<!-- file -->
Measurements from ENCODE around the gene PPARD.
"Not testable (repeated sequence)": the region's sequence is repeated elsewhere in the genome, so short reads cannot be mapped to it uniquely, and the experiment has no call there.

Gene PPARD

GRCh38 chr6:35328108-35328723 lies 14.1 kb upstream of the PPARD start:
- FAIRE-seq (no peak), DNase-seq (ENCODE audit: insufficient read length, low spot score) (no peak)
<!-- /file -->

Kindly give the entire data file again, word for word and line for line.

Measurements from ENCODE around the gene PPARD.
"Not testable (repeated sequence)": the region's sequence is repeated elsewhere in the genome, so short reads cannot be mapped to it uniquely, and the experiment has no call there.

Gene PPARD

GRCh38 chr6:35328108-35328723 lies 14.1 kb upstream of the PPARD start:
- FAIRE-seq (no peak), DNase-seq (ENCODE audit: insufficient read length, low spot score) (no peak)